Pears are a mild, sweet fruit with a fibrous centre. They are rich in antioxidants and dietary fibre, cholesterol and calories. They are delicious fruits that can be grown in a wide range of soils especially cold areas.
For a long time, Mary Kimani from Limuru, Kiambu County has been tending pear trees on her family land. Currently, the farm has more than 150 trees. The produce is one of their source of livelihoods. Ms Kimani shares insights on how to grow it.
The pear tree can do well in different soil types and conditions. One can easily modify soil fertility to attain optimum conditions. Pears are reasonably tolerant to drought and wet soils but cannot withstand flooding which can injure the root system. Good drainage and soil depth will greatly determine if your fruit tree will develop well. A soil pH of about 6.0 to 7.0 is ideal, due to the fact that the pear tree can tolerate slightly acidic soil. Any fertiliser application programme should be done based on soil and leaf analysis.
Propagation and planting
Pears belong to the genus pyrus. The cultivars are not true to type when grown from seed, hence the need for vegetative propagation, most common methods being budding and grafting.
“Pears can be grown in temperate zones, subtropics and even in the tropics; it all depends on the type of cultivar used and its adaptability. Pears do require adequate chilling effect for successful fruit bud development,”says Kimani.
A spacing of five by six metres, 4 by 6metres or 8 by 4metres is ideal. Upon land preparation, planting holes with a diameter of 60cm by 60cm and two feet deep should be made. The topsoil should be mixed with well-decomposed manure to enhance soil fertility and aeration.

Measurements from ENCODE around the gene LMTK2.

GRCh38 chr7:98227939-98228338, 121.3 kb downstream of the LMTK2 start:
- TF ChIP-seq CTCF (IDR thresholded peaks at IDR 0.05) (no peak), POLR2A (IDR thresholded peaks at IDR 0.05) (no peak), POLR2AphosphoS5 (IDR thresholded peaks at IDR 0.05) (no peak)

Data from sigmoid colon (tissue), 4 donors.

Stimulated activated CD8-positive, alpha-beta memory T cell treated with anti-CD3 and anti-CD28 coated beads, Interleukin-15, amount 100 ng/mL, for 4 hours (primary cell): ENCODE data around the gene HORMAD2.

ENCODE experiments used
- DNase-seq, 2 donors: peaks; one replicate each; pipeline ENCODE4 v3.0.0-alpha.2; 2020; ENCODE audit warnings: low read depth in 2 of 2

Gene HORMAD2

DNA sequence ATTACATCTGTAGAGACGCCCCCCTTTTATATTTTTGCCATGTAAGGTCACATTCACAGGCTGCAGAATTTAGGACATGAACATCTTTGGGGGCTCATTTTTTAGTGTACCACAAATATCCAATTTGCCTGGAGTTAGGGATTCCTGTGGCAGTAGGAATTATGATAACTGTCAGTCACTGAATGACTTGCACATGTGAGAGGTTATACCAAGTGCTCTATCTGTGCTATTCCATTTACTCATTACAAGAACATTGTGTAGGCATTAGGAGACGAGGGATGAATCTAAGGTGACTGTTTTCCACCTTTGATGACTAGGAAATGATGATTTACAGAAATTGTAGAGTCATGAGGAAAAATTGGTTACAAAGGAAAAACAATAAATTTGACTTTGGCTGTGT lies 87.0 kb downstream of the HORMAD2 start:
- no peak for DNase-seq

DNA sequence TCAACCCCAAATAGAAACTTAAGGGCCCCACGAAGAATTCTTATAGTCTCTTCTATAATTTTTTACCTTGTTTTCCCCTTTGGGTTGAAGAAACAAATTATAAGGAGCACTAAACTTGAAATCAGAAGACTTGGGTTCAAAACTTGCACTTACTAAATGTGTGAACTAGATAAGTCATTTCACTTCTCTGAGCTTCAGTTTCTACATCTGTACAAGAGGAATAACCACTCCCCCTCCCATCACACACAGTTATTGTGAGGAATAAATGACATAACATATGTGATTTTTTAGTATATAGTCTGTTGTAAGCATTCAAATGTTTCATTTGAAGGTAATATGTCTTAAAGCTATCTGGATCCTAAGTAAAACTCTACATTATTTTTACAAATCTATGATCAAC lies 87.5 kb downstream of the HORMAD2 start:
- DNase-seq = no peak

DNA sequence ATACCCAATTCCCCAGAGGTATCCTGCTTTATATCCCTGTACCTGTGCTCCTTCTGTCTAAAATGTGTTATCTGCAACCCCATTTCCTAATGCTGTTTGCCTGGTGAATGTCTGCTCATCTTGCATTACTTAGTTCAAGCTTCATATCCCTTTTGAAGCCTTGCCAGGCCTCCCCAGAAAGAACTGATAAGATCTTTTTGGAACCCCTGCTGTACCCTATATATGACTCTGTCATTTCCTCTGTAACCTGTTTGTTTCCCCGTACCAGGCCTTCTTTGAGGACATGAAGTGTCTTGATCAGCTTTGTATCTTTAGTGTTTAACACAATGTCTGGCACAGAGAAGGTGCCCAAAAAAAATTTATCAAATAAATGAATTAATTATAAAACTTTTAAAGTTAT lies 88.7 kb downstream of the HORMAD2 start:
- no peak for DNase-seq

“An acre can accommodate between 120 to 200 trees,” she says.
Thinning is desirable if the cultivar used is a heavy producer. Removing the excess fruit will allow the rest to develop into a good marketable size.
Pear orchards should be free of weeds. Mulching and planting cover crops are recommended to minimise the growth of weeds.
Pest and diseases
For good fruit quality, preventative control of pests and diseases is required. The common diseases and pests include; scab, rust, black spot, fire blight, root rot, powdery mildew, fruit flies, aphids and red spider mites. Diseases include powdery mildew, collar rot, crown and root rot and fire blight.
“If the diseases are not controlled, the infected trees become weak and unproductive. It is advisable to contact your extension officer for proper diagnosis and recommendations,” says Kimani.
Maturity and harvesting
Pears take three to five years for the tree to start fruiting. However, grafted varieties can start bearing two years after planting. The fruits should be hand-picked to avoid any damage.
The average yield for a mature tree varies depending on the ecological conditions and its management. A mature tree can produce up to 180 kilograms of fruit. Kimani sells a kilo of pears at Sh30.